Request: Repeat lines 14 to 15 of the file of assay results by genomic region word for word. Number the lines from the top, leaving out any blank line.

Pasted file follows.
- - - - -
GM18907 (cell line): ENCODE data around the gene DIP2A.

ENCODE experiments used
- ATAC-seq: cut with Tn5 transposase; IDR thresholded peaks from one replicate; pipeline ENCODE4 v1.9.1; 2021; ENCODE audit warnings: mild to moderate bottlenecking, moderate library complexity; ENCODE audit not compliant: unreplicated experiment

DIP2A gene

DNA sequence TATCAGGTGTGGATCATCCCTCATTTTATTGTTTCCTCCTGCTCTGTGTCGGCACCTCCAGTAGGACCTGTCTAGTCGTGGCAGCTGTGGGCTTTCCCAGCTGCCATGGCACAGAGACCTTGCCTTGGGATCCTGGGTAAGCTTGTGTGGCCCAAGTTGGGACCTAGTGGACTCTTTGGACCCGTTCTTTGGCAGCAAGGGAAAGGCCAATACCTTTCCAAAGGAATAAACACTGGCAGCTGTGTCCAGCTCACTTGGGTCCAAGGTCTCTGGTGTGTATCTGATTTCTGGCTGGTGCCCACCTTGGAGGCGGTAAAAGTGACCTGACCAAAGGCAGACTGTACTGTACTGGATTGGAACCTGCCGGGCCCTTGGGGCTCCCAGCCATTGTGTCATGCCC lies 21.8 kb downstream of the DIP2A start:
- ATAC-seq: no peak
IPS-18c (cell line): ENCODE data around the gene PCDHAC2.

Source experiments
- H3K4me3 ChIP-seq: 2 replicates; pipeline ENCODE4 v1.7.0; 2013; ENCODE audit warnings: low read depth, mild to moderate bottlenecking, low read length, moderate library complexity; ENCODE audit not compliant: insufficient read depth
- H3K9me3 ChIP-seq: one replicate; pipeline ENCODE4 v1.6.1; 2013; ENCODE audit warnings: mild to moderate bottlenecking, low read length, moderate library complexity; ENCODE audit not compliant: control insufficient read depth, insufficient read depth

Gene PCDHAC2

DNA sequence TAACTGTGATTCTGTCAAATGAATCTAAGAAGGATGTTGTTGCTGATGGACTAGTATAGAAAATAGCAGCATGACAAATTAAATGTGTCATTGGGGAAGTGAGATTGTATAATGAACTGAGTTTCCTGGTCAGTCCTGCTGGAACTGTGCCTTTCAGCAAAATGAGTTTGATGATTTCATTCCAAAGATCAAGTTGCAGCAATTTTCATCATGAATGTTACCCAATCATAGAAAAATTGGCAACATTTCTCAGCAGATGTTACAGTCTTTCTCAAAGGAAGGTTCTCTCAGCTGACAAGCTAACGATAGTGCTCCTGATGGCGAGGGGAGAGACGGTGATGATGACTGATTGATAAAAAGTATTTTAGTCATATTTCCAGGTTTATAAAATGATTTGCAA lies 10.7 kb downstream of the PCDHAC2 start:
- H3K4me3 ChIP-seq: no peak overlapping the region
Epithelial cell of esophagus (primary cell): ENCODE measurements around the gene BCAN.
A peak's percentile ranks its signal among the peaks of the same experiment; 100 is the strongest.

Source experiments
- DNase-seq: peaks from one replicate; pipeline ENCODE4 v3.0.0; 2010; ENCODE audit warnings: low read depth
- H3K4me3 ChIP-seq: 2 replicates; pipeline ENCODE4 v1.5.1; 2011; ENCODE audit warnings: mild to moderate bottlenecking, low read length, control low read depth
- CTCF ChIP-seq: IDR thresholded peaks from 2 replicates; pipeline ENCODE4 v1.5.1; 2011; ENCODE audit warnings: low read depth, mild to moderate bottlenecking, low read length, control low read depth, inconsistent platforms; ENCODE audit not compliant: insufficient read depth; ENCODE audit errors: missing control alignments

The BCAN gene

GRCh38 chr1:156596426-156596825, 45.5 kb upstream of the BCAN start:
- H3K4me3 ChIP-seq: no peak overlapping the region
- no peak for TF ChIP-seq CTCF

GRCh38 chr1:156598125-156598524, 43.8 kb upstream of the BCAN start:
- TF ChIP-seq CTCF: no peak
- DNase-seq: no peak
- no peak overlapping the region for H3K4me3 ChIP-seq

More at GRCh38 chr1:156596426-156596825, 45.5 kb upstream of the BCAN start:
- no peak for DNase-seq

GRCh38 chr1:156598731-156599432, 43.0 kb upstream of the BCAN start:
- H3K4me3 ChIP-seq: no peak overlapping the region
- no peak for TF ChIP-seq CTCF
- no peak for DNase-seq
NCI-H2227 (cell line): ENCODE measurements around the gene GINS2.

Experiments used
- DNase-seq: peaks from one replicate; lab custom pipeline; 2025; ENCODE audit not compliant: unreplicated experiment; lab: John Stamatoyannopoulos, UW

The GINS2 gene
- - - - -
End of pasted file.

Epithelial cell of esophagus (primary cell): ENCODE measurements around the gene BCAN.
A peak's percentile ranks its signal among the peaks of the same experiment; 100 is the strongest.